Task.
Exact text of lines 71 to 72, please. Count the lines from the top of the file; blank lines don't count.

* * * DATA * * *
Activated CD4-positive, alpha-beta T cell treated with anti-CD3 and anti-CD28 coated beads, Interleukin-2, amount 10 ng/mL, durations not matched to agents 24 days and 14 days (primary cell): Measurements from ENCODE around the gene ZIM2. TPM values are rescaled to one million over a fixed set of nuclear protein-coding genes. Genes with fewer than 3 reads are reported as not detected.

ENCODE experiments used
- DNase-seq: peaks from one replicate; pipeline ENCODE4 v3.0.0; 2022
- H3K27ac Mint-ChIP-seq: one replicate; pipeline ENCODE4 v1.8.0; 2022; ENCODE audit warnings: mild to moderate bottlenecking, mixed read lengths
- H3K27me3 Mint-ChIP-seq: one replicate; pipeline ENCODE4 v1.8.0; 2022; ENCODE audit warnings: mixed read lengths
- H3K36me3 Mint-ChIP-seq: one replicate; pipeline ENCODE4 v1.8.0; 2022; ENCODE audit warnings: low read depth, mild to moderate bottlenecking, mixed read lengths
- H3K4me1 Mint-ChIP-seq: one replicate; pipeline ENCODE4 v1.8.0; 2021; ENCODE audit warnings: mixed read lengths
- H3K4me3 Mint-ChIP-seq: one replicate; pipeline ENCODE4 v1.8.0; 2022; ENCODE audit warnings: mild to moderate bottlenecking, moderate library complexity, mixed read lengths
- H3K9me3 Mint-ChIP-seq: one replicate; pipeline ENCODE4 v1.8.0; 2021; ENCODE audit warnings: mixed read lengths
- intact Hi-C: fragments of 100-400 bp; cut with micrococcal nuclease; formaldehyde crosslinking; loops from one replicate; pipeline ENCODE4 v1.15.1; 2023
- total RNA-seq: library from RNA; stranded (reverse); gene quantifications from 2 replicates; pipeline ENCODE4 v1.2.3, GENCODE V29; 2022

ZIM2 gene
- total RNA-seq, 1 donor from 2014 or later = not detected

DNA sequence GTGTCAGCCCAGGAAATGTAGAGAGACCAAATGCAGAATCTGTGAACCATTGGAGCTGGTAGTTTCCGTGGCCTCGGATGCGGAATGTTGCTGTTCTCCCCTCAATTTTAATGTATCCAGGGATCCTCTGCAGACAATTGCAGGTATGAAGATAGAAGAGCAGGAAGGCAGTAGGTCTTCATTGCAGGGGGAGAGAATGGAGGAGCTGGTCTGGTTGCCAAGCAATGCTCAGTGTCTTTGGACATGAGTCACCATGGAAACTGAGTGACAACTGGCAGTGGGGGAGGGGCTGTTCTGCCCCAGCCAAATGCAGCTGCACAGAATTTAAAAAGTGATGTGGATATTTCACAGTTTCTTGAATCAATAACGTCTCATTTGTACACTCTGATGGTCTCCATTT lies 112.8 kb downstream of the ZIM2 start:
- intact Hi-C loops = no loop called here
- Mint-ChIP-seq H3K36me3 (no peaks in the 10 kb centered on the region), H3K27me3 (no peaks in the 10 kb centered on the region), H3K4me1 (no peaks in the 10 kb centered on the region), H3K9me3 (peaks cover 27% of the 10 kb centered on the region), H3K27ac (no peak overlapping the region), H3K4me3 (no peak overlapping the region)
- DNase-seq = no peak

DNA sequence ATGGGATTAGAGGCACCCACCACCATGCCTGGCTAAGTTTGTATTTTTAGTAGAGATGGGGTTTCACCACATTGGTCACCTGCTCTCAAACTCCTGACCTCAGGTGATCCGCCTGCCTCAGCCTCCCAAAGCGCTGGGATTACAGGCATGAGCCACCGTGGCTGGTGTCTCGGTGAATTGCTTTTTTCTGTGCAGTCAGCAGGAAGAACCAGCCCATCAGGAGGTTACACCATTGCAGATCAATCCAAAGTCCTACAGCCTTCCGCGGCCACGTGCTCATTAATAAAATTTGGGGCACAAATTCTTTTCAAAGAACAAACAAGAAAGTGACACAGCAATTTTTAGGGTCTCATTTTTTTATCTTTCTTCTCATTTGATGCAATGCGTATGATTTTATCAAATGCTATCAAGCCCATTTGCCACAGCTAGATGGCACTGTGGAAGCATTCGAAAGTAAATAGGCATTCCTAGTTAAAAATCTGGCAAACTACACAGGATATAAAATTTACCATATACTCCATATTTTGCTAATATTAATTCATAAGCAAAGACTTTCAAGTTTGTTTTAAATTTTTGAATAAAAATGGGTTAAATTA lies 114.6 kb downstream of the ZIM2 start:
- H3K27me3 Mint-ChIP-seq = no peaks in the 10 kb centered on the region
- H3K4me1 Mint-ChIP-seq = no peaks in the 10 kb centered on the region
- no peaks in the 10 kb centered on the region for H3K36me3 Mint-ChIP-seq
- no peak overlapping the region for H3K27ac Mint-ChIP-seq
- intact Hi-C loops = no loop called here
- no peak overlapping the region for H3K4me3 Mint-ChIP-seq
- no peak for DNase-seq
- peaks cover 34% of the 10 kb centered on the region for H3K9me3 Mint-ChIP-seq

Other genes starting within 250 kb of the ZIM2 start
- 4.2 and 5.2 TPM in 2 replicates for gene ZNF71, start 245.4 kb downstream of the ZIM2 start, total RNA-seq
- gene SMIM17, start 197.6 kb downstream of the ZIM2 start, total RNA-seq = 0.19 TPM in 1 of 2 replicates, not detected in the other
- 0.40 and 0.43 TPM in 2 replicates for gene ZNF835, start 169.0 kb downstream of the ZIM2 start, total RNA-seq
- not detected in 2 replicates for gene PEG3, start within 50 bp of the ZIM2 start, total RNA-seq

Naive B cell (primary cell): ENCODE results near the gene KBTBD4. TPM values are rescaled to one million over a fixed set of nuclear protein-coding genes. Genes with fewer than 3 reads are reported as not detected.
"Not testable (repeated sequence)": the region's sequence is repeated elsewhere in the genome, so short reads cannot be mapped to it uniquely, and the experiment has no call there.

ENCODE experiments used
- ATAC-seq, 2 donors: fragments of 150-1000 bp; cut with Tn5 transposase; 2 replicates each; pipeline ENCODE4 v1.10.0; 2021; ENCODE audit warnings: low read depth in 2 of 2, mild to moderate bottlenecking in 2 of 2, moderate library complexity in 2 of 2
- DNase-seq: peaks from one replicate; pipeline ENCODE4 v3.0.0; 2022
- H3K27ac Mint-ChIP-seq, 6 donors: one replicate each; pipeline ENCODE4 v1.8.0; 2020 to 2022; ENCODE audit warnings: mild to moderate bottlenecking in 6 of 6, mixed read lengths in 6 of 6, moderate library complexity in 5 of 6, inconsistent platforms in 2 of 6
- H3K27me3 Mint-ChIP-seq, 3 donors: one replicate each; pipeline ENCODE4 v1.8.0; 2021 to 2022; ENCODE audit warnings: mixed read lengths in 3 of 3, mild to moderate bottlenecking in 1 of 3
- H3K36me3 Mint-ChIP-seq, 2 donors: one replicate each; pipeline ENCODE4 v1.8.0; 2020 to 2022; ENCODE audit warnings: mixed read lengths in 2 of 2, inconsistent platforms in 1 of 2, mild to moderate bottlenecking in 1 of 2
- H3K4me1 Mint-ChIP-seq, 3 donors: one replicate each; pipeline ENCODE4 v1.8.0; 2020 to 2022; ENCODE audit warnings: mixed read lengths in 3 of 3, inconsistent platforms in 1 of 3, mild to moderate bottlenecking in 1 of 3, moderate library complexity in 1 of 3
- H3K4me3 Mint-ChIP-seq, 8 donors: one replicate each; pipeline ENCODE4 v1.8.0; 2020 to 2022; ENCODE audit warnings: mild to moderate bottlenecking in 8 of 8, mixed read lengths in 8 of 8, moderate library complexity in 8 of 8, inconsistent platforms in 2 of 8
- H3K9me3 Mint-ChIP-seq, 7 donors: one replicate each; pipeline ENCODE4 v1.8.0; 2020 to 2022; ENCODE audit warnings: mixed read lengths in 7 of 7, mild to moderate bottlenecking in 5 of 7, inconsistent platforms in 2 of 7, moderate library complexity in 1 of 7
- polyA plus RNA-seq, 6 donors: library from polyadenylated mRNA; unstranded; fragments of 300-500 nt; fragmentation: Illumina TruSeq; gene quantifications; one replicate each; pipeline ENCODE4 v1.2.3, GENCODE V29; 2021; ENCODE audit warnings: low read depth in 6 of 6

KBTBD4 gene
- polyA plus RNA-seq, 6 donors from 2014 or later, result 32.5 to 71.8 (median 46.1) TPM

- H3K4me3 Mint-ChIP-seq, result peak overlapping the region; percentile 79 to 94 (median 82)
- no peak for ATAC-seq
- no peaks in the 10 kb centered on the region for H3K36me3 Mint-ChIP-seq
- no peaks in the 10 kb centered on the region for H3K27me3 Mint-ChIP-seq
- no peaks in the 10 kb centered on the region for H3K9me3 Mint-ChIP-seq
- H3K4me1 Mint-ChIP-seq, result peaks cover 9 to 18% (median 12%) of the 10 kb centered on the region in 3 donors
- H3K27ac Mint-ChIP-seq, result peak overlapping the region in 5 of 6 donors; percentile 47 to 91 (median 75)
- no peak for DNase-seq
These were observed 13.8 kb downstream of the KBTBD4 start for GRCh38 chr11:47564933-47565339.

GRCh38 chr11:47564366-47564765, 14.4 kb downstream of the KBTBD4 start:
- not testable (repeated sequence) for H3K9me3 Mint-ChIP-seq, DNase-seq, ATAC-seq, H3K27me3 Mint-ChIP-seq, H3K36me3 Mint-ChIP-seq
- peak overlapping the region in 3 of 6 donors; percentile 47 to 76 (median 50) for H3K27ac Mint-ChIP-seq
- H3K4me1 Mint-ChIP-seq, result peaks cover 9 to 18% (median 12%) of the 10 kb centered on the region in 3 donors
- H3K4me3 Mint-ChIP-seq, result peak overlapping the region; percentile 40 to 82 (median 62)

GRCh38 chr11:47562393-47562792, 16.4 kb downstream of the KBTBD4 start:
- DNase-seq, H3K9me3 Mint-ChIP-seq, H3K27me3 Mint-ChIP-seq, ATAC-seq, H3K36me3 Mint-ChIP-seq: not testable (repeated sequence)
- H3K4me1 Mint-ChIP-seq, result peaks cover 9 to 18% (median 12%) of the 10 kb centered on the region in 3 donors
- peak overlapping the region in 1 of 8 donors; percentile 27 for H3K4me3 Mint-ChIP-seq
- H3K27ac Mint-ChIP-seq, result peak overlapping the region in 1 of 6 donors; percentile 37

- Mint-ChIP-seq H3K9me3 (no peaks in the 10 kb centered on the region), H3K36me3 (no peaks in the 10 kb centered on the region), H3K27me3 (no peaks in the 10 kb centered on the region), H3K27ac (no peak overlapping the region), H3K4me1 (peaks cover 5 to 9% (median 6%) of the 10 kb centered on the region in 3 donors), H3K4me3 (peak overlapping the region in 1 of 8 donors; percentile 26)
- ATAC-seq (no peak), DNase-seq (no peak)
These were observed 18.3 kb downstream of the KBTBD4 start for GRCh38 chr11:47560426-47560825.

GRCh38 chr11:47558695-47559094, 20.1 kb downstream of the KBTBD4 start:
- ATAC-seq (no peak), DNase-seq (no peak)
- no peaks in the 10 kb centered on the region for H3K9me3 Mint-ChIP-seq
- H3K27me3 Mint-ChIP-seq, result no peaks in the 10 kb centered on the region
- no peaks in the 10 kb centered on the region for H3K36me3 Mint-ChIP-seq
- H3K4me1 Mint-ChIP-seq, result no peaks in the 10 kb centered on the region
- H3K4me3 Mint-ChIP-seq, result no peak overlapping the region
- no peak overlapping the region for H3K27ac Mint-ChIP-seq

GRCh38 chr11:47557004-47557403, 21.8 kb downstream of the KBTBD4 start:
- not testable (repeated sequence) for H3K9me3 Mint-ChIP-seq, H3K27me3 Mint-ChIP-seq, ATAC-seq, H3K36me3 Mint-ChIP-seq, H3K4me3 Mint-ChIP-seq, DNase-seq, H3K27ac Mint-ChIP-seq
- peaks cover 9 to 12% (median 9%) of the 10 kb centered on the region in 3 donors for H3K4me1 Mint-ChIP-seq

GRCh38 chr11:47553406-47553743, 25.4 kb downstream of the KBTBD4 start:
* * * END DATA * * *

- H3K27me3 Mint-ChIP-seq, result no peaks in the 10 kb centered on the region
- no peaks in the 10 kb centered on the region for H3K36me3 Mint-ChIP-seq